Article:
Tuesday, December 22, 2009

Peanut Brittle

So, here's the steps and recipe for the best peanut brittle ever (seriously, this is what many PPL say about it)! I have found out that you can get the silicone baking liners and use them and this eliminates the need to line and grease the pans.

Another thing about candy. Hard candy is dry candy. it's hard because you have cooked out the water. So, if you make hard candy on a humid day it will adsorb the moisture from the air and get tacky Which is why it's really popular in winter (the air is dry). This is also why it is important to make sure you keep it covered. And do not store softer candies along with hard candies. I did this once and my brittle got soft and tacky due to the moisture in the other candies.

Peanut Brittle

Recipe By :
Serving Size : 0 Preparation Time :0:00
Categories : Candies Holiday recipes

Amount Measure Ingredient -- Preparation Method
-------- ------------ --------------------------------
1 1/2 teaspoons baking soda
1 teaspoon water
1 teaspoon vanilla

1 1/2 cups sugar
1 cup water
1 cup light corn syrup
3 tablespoons butter
1 pound peanuts -- raw

1. Heat oven to 200°F. Grease 2 cookie sheets, 15 ½ by 12 inches and keep in warm oven. This makes the brittle easier to spread. Grease long metal spatula, or the back of a metal spoon and set aside.

2. Mix baking soda, 1 tsp. water and the vanilla; set aside. Mix sugar, 1 cup. water and the corn syrup in 3-quart sauce pan. Cook over medium heat, stirring occasionally, to 240°F on candy thermometer (soft ball stage).

3. Stir in butter and peanuts. Cook, stirring constantly, to 300°F (hard crack stage). Watch carefully so mixture does not burn. Immediately remove from heat. Quickly stir in baking soda mixture until light and foamy.

4. Pour half the candy mixture onto each cookie sheet and quickly spread with buttered spatula about ¼" thick. Cool completely, at least 1 hour. Break into pieces with butter knife handle and store in covered container.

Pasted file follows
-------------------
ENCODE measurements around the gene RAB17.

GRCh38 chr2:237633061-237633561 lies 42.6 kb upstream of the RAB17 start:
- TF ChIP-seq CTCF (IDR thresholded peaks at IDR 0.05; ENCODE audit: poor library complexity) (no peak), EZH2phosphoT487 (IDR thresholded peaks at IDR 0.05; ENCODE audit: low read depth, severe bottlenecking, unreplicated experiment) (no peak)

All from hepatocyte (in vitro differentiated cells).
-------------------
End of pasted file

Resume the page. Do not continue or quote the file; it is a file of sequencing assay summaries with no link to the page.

"Betty Crocker cook book"
"2 pounds"
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Per Serving (excluding unknown items): 4978 Calories; 258g Fat (43.9%
calories from fat); 117g Protein; 625g Carbohydrate; 39g Dietary Fiber;
93mg Cholesterol; 2728mg Sodium. Exchanges: 4 1/2 Grain(Starch); 15 Lean
Meat; 42 1/2 Fat; 37 Other Carbohydrates.

NOTES : It is easier to spread the hot brittle by pouring it out onto the sheets and then shaking and rocking to make it flow thin. You do not need a greased spatula or spoon this way. Click on any image if you like for an expanded view.

In this photo the sugar has just dissolved. Because brittle does not have the dairy in it like caramels, you do not need to tend to the pot as often because it will not boil up and over making a mess. Just keep an eye on the temperature.
Here it has reached 240ºF and is ready to have the peanuts and butter added. Make sure you have RAW peanuts because they will cook in the syrup for quite a while and roasted ones will simply burn. 1lb of raw peanuts equals just a bit over 2 cups. You can see the syrup has begun to yellow and the bubbles are a bit thicker. In the cup with the small spatula is my vanilla, water, baking soda mix for later.
Here i have added the peanuts and butter. This will greatly cool down the syrup and it can be a bit stiff to stir as it gets back up to temp. Once the peanuts are in it you will want to keep it moving. More so after they start to cook and darken so they cook evenly. I only use real butter. When it comes to candy, there are so few ingredients I don't dare cut corners!
Here it has reached 300ºF. At this point you will want to work fast! You can see how brown/dark the brittle has gotten and the peanuts are also quite dark. This is good! And by this time your house will be filled with the wonderful smell of roasted peanuts.
Remove it form the heat and take out the thermometer (you will be siring very fast and dumping out the syrup). Pour in your vanilla (again, I only use real vanilla extract), water and baking soda mixture and mix fast and hard. It will froth up as you see in this image. It's quite a neat process. This is how the brittle gets light, bubbly and crunchy. Without the baking soda it would just be a hard lolly pop type substance w/peanuts in it.
As soon as it is all evenly mixed quickly pour it out onto your pans and spread. Make sure you are pouring it onto a flexible surface (don't use pyres or stoneware for example). Candy makers use marble slabs and the candy cools on contact. When it is cooled and done break up and store.

This brittle is light and crunchy with rich flavors. IT does not tack to your teeth or hurt to bite it.
Cleanup is easy! This is just hardened sugar. So, no matter how bad your mess is, just soak in water and give it a bit of time and it will be easy to wash your pans.

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